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Queens Chronicle

Lawyer Sees Tough Road For Fed. Bell Investigation

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Posted: Thursday, May 1, 2008 12:00 am

The verdict in the Sean Bell case has drawn both praise and criticism from organizations all across the city, and while the jury of public opinion is still out, the legal arguments have all been made.

Criminal attorney Joseph DiBenedetto paid close attention to the Bell trial from its inception. In his estimation, State Supreme Court Justice Arthur Cooperman not only rendered the right decision, but the road ahead may be tough for the victims if they keep pursuing a federal investigation.

DiBenedetto has been involved with several high-profile cases, including the defense in 2003 of John Gotti’s brother, Paul Gotti.

“From my knowledge of the facts and the circumstances, I think it was a just verdict,” DiBenedetto said. He used to share office space with one of the defense attorneys involved in the case, Steven Kartagener.

DiBenedetto believes the most important decision in the course of the trial came when the defense decided to waive its right to a jury trial.

“I think (the bench trial) was a brilliant move on their part. It’s no secret that this is a case that’s driven by public pressure, and a lot of times with the media coverage it makes it very difficult to get an impartial jury,” he said. “Ideally you would like for your clients case to be tried by a jury of his peers, (but) sometimes it becomes unfeasible because of the media scrutiny.”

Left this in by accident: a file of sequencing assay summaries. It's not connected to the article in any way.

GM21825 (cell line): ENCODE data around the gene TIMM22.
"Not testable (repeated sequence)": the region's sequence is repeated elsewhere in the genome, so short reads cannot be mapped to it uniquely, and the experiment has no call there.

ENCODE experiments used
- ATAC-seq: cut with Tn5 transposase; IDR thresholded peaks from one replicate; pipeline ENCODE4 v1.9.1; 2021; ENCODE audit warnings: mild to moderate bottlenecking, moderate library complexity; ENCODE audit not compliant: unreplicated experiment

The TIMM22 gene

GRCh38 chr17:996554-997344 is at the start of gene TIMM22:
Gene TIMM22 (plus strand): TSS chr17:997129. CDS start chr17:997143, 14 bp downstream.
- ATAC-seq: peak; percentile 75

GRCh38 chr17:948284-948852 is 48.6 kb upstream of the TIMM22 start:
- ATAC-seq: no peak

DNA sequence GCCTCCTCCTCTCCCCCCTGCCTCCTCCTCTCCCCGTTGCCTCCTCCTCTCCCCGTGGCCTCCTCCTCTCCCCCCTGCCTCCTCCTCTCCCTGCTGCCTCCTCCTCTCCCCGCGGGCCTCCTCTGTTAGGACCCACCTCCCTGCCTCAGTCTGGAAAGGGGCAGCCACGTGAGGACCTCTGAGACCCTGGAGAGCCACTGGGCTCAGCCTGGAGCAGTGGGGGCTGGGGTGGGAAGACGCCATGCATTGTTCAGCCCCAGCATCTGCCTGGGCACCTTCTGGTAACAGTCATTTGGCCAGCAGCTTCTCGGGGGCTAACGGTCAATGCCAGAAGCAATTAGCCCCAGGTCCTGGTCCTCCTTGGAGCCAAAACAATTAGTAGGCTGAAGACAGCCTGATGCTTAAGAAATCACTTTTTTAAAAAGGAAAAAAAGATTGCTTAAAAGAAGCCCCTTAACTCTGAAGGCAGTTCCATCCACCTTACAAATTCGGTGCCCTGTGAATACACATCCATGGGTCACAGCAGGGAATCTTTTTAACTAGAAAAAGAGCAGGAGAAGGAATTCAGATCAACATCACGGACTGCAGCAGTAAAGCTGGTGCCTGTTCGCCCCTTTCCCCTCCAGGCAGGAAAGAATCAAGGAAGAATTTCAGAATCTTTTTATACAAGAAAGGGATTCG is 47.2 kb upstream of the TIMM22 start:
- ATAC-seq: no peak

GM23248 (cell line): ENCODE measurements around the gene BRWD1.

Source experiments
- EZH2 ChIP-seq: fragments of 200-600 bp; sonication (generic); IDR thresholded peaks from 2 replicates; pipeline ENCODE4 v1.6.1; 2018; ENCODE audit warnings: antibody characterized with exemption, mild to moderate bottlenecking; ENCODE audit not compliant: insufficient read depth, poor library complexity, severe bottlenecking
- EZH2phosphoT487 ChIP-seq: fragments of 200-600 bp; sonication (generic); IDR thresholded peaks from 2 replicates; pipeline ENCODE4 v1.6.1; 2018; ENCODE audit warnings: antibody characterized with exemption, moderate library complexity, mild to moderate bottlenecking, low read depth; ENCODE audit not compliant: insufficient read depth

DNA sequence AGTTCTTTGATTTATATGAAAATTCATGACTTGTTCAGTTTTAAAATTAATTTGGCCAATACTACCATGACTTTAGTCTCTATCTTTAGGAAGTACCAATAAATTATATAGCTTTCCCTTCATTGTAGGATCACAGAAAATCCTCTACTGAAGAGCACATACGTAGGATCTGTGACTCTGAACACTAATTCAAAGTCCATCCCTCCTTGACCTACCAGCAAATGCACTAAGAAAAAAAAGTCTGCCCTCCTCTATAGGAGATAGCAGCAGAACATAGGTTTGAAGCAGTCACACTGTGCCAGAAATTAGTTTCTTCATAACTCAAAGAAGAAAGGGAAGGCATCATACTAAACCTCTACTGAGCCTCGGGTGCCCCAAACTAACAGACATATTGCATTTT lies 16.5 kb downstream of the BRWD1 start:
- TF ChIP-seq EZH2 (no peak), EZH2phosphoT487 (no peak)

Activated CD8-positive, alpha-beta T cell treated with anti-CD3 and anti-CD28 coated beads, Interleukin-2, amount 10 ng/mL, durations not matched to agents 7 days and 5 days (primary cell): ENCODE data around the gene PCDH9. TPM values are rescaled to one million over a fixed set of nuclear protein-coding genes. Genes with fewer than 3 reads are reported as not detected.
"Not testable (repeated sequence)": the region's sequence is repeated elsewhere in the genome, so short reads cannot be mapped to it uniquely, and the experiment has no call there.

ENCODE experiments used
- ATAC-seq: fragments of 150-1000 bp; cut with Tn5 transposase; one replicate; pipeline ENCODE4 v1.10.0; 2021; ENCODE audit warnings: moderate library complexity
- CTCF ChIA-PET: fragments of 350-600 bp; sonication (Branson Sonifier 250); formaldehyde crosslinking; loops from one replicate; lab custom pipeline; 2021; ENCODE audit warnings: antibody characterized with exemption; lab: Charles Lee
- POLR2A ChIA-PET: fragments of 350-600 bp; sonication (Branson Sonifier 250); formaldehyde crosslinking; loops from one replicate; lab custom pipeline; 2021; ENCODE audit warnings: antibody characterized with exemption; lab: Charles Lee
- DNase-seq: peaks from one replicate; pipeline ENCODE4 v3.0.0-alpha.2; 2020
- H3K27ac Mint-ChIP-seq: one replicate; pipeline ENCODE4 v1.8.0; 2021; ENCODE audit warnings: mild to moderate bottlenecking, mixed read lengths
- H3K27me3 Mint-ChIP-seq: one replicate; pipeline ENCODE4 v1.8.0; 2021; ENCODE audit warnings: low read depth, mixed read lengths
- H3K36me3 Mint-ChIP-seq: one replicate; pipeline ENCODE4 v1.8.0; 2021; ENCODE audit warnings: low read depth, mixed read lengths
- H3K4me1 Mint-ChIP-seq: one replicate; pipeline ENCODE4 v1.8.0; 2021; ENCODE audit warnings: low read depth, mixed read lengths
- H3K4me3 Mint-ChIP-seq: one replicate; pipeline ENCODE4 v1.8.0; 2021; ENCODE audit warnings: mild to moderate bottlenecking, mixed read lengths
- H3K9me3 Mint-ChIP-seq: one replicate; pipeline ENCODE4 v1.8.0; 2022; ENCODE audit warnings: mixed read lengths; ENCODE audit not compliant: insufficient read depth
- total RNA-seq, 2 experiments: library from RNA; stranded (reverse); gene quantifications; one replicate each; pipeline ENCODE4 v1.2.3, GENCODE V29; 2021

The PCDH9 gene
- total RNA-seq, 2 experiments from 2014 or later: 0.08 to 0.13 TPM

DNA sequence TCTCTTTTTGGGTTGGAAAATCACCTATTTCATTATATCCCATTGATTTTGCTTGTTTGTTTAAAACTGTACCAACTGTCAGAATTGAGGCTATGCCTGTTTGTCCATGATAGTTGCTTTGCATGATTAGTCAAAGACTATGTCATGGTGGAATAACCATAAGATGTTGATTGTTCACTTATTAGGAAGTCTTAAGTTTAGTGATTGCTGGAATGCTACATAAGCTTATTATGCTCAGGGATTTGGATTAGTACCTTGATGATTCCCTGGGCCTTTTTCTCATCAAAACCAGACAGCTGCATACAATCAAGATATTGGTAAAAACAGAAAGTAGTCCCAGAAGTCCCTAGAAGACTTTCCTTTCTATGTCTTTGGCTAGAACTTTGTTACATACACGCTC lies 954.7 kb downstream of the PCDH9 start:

DiBenedetto agreed with Assistant District Attorney Charles Testagrossa’s assessment of the bench trial, saying that they remove much of the emotion present when lawyers and witnesses interact with a jury.

“The benefit of going before an experienced judge is that the judge has tried numerous cases before, and has the ability to take the evidence for what it’s worth, and not get swayed by passions and prejudices portrayed in the papers.”

As for further litigation, DiBenedetto said he didn’t like the odds that the federal government would intervene after an investigation by the U.S. Attorney.

“I don’t see (a federal case) getting that far. The U.S. Attorneys office has enough cases they’re handling currently,” he said. “The state had their bite at the apple, and I don’t think a federal case would be brought simply because of the public outcry.”

Congressman Gregory Meeks, of Jamaica, disagreed. “(The U.S. Attorney) is going to take a good, serious look at all aspects of it,” he said. “I spoke to other lawyers who have in mind certain codes they believe have been violated. To that effect, there is a possibility (for a federal case.)”

Meeks said that several Congress members, along with the victims in the Bell case, had begun the process of a letter-writing campaign to the U.S. Attorney.

DiBenedetto, of Howard Beach, and Meeks both said that patience would be a key when it came to a federal investigation and possible intervention on that level.

“It’s a careful review. One thing they’ll definitely do is read the trial transcript,” DiBenedetto said. “They’ll do exactly what the D.A.’s office did. These things take time.”

Welcome to the discussion.